Many people think that making great coffee at home is unaffordable - because they can't afford a decent espresso machine. Espresso is only one method of brewing coffee - which has its up sides and down sides. If has become so popular in cafes primarily because it is faster than any other method (not so fast, however, if you are trying to make 4 espresso drinks on a small home espresso machine).
If you are looking to brew extraordinary coffee at home, the most important piece of equipment you will need, and should invest in, is a burr grinder. While you can purchase pre-ground coffee, and it will be a consistent particle size (probably better than any home grinder), but your coffee will not taste as fresh as when you grind it just prior to brewing your coffee. On the opposite end of the scale, if you have a blade grinder, you will find your particle size will never be consistent, and your coffee will be heated during the grind process thereby impacting the end brew.
You can get a relatively cheap burr grinder from department stores, or you can go straight to a REALLY good grinder. We sell Mazzer Grinders - it's what we use, and probably what we will always use.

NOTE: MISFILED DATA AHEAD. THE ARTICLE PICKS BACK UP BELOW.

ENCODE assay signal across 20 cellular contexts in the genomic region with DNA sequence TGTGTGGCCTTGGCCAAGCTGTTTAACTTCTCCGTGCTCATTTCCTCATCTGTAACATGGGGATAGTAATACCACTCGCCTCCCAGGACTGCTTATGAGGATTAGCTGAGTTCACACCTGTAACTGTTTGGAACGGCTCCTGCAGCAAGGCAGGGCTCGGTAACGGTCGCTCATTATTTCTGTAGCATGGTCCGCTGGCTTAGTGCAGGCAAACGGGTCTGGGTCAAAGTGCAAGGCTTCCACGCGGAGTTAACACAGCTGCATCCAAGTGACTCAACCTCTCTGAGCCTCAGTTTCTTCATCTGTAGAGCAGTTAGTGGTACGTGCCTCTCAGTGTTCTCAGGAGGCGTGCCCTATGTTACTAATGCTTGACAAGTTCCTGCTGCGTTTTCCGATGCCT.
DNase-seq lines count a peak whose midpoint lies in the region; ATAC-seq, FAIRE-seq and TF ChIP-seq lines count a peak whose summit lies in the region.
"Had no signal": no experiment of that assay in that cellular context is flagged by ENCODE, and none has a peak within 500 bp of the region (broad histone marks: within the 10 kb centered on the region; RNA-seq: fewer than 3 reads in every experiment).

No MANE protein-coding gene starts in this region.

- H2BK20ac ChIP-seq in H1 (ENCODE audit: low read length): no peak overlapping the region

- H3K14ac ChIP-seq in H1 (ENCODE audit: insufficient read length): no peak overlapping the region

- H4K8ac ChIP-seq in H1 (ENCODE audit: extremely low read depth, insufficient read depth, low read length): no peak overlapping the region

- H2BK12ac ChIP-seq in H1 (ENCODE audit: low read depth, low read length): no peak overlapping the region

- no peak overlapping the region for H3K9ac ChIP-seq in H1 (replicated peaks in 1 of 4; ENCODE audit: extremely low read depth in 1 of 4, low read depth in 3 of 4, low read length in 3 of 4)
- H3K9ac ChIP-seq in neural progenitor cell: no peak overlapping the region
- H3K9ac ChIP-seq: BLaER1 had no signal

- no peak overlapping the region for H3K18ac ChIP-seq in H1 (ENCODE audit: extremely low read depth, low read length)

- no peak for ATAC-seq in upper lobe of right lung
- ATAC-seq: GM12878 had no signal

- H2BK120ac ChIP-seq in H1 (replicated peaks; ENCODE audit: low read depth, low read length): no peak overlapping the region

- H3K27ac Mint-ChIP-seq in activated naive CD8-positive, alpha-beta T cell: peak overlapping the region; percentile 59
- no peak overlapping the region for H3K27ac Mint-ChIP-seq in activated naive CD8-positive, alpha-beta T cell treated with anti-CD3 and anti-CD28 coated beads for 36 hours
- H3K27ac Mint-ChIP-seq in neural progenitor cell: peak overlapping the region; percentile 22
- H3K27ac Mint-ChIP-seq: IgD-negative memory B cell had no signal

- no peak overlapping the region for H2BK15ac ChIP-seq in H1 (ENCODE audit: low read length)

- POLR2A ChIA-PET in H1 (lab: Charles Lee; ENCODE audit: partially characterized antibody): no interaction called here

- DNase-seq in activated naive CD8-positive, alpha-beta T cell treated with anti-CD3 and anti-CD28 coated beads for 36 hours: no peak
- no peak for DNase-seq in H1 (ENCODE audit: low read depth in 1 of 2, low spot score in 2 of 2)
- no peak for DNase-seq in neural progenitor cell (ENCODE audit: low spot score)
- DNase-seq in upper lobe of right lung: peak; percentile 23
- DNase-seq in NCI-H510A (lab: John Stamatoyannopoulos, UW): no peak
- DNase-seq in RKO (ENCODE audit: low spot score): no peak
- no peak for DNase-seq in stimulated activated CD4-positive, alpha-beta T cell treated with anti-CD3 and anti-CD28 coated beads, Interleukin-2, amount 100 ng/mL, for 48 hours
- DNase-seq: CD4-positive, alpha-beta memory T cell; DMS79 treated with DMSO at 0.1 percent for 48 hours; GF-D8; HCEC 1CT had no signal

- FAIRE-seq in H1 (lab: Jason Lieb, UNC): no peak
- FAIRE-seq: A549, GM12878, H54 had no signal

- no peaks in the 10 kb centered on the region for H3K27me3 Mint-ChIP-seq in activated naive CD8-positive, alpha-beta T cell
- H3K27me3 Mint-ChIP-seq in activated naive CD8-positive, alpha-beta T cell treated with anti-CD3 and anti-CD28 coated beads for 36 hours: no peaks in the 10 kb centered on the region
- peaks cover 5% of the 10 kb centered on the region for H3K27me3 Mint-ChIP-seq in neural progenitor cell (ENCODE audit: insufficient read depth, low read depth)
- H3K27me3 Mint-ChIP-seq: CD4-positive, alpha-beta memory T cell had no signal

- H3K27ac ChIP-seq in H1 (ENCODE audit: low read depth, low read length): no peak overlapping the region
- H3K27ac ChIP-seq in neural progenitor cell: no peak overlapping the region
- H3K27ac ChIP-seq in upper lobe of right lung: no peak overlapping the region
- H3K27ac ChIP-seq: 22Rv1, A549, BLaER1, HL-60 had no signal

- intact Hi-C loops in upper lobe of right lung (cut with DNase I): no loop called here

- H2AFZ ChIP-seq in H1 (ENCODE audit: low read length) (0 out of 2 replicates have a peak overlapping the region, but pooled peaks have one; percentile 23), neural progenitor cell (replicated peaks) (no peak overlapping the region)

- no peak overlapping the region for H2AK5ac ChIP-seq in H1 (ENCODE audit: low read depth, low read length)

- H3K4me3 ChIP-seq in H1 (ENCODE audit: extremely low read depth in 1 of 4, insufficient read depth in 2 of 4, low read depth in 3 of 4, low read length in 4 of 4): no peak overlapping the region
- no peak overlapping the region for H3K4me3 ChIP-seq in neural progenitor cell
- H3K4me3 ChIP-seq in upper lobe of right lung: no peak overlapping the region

Things You Need to Understand
Things you need to know about brewing great coffee are:
a) Time. Whichever brewing method you use, you are aiming to expose your coffee grinds to hot water for enough time (for that brewing method) to extract the flavour, but not the bitterness
b) Coffee : Water Ratio. You should start at a 1:17 ratio (approximately 20g - a double shot - per 350ml of water).
c) Water Temperature. Again you are aiming to extract the maximum flavour - without over extracting the bitterness of the coffee by having your water to hot.
d) Remove the Grinds. You need to ensure that none of the remaining grinds (out of which you have extracted your coffee) make further contact with your coffee.
Which Brewing Method
Factors when considering which brewing method(s) you want to use for brewing coffee include:
a) Cost. How much will the equipment I need cost? What is the initial cost, and what will be the ongoing / maintenance cost?
b) Time. How much time do you have to make coffee? Also consider how many coffees you are making - as espresso may not always be the fastest method for a group of people.
c) Body vs. Flavour. Below is a broad guideline indicating where some common brewing methods sit in terms of body vs. flavour.